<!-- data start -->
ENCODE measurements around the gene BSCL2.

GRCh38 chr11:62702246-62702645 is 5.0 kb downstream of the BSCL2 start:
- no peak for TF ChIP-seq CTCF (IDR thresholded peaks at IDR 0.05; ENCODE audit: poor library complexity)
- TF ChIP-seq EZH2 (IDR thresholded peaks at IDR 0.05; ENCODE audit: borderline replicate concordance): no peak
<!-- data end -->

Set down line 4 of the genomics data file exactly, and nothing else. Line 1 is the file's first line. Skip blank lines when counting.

- TF ChIP-seq EZH2 (IDR thresholded peaks at IDR 0.05; ENCODE audit: borderline replicate concordance): no peak